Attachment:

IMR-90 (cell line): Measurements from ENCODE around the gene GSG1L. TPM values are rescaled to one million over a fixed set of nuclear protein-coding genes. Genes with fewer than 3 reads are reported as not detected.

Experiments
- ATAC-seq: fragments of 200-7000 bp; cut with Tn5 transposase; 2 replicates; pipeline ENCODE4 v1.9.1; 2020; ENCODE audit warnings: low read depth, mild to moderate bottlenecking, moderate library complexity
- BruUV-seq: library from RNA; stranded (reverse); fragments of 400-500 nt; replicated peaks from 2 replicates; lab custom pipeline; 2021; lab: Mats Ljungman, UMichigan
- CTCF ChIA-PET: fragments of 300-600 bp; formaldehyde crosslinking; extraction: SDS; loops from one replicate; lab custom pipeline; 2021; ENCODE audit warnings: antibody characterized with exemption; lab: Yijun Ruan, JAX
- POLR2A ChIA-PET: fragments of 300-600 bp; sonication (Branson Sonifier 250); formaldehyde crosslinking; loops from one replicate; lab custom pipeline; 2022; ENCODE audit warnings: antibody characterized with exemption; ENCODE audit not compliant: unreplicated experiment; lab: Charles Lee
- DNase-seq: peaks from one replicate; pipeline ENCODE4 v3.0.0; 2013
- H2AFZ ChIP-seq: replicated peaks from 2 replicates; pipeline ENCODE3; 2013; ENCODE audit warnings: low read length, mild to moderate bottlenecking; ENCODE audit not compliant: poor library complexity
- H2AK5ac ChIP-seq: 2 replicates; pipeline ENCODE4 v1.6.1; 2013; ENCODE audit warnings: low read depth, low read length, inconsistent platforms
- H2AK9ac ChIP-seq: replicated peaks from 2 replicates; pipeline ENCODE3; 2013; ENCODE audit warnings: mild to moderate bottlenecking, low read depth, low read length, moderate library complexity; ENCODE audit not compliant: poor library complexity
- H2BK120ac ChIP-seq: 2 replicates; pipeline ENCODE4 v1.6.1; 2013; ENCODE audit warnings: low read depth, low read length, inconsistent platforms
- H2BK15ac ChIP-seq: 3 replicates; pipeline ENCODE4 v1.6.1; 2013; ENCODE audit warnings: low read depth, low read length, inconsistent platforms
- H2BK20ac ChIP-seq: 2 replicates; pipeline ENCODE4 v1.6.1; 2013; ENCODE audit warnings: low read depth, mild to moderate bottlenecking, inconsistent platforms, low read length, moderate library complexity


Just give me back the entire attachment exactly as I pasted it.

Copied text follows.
IMR-90 (cell line): Measurements from ENCODE around the gene GSG1L. TPM values are rescaled to one million over a fixed set of nuclear protein-coding genes. Genes with fewer than 3 reads are reported as not detected.

Experiments
- ATAC-seq: fragments of 200-7000 bp; cut with Tn5 transposase; 2 replicates; pipeline ENCODE4 v1.9.1; 2020; ENCODE audit warnings: low read depth, mild to moderate bottlenecking, moderate library complexity
- BruUV-seq: library from RNA; stranded (reverse); fragments of 400-500 nt; replicated peaks from 2 replicates; lab custom pipeline; 2021; lab: Mats Ljungman, UMichigan
- CTCF ChIA-PET: fragments of 300-600 bp; formaldehyde crosslinking; extraction: SDS; loops from one replicate; lab custom pipeline; 2021; ENCODE audit warnings: antibody characterized with exemption; lab: Yijun Ruan, JAX
- POLR2A ChIA-PET: fragments of 300-600 bp; sonication (Branson Sonifier 250); formaldehyde crosslinking; loops from one replicate; lab custom pipeline; 2022; ENCODE audit warnings: antibody characterized with exemption; ENCODE audit not compliant: unreplicated experiment; lab: Charles Lee
- DNase-seq: peaks from one replicate; pipeline ENCODE4 v3.0.0; 2013
- H2AFZ ChIP-seq: replicated peaks from 2 replicates; pipeline ENCODE3; 2013; ENCODE audit warnings: low read length, mild to moderate bottlenecking; ENCODE audit not compliant: poor library complexity
- H2AK5ac ChIP-seq: 2 replicates; pipeline ENCODE4 v1.6.1; 2013; ENCODE audit warnings: low read depth, low read length, inconsistent platforms
- H2AK9ac ChIP-seq: replicated peaks from 2 replicates; pipeline ENCODE3; 2013; ENCODE audit warnings: mild to moderate bottlenecking, low read depth, low read length, moderate library complexity; ENCODE audit not compliant: poor library complexity
- H2BK120ac ChIP-seq: 2 replicates; pipeline ENCODE4 v1.6.1; 2013; ENCODE audit warnings: low read depth, low read length, inconsistent platforms
- H2BK15ac ChIP-seq: 3 replicates; pipeline ENCODE4 v1.6.1; 2013; ENCODE audit warnings: low read depth, low read length, inconsistent platforms
- H2BK20ac ChIP-seq: 2 replicates; pipeline ENCODE4 v1.6.1; 2013; ENCODE audit warnings: low read depth, mild to moderate bottlenecking, inconsistent platforms, low read length, moderate library complexity